Image credit: Mooken Chandran/Sport SG
The sport of diving seems deceptively simple, after all the main objective is to outscore all of the other competitors. A trap that many younger divers fall into is the belief that the more somersaults and twists you can do, the better a diver you are. Yet, such strategies may backfire, so if you’re looking to dive in a competitive setting, you must commit serious time and effort in order to refine and perfect diving skills. Here, we share some strategies that divers should consider implementing.
Boardwork and takeoffs
One of the most important skills in diving is the ability to master your takeoff from the board. A good takeoff will provide you with the height, control, and speed you need to perform your best. Focusing on this can be a great strategy for improving your diving. To perfect this skill, focus on these areas:
● Dryland training
Practice hurdles, lunges, and jumps on dryland. This includes jumping rope, trampoline work, and dryboard hurdles. Concentrate on your posture, leg positions, foot work, and arm positioning in your jumps. A strong takeoff with proper body positioning will benefit all divers.
● Weight room
Working out in the weight room helps to get your legs strong and powerful. Concentrate on toning your quad muscles, hamstrings, calves and ankle strength. Having strong legs will help you to exit the springboard or platform with power.
The importance of a good entry should not be overlooked. The last component of a dive that a judge usually sees is the diver’s entry into the water. An entry constitutes the largest portion of a score as compared to other elements being judged. Achieving good entries is a skill that all good divers spend countless hours practicing to perfect, so to focus on getting a great entry, work on the following dryland and water skills:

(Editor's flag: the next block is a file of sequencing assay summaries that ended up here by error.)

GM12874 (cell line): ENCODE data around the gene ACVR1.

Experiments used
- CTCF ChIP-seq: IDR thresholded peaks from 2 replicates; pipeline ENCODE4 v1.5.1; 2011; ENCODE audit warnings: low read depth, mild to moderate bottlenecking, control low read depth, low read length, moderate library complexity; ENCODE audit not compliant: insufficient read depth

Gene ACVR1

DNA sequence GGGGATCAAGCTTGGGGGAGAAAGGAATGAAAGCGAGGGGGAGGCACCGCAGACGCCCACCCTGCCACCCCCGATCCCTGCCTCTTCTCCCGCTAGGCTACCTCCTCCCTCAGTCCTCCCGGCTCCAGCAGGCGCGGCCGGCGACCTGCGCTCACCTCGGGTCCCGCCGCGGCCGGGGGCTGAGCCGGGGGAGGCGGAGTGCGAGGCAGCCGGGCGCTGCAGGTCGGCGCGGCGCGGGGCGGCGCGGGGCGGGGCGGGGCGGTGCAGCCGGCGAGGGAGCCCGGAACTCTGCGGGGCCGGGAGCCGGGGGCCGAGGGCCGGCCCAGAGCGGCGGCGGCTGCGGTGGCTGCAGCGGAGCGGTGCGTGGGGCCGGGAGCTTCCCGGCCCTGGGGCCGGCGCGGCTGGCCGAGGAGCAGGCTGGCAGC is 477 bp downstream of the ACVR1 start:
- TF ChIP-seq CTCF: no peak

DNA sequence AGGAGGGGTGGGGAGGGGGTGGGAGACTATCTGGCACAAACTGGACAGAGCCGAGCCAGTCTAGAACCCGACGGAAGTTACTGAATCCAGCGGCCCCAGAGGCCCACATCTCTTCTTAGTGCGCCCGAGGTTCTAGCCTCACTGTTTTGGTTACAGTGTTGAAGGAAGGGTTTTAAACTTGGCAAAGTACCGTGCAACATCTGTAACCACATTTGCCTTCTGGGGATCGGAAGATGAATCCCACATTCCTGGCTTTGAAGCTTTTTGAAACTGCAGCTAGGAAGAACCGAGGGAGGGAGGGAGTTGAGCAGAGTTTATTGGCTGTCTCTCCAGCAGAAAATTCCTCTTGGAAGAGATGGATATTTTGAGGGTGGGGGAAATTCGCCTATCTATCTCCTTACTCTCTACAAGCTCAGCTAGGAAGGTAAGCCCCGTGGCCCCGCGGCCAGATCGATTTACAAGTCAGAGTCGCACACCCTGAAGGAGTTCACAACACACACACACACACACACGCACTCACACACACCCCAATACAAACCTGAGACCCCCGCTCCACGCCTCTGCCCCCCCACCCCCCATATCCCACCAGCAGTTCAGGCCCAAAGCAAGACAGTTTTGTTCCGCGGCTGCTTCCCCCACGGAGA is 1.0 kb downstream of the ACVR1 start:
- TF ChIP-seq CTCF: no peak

● Dryland training
Before you get into the water, practice your entry position for each dive. Make these dryland drills a part of your daily routine.
● Practicing lineups in water
Whether from the side of the pool or from a platform, a line-up, which is falling into the water from a stationary position, allows the diver to practice their posture and entry while simply concentrating on the task. In other words, practicing lineups mean working solely on the entry, without the fear of spinning out of control after jumping off a diving board, or hitting the diving board.
One way to stand out from the competition is knowing how to put a nice finishing touch to a dive. Having immaculate form and posture is a wonderful way to do that. It will be highly advantageous to focus on your form during training, so do keep in mind to tuck your legs in tightly when required and keep your toes pointed at all times. Having such good posture and form will certainly help you refine your dive, making you look polished both on the diving board as well as in the air.
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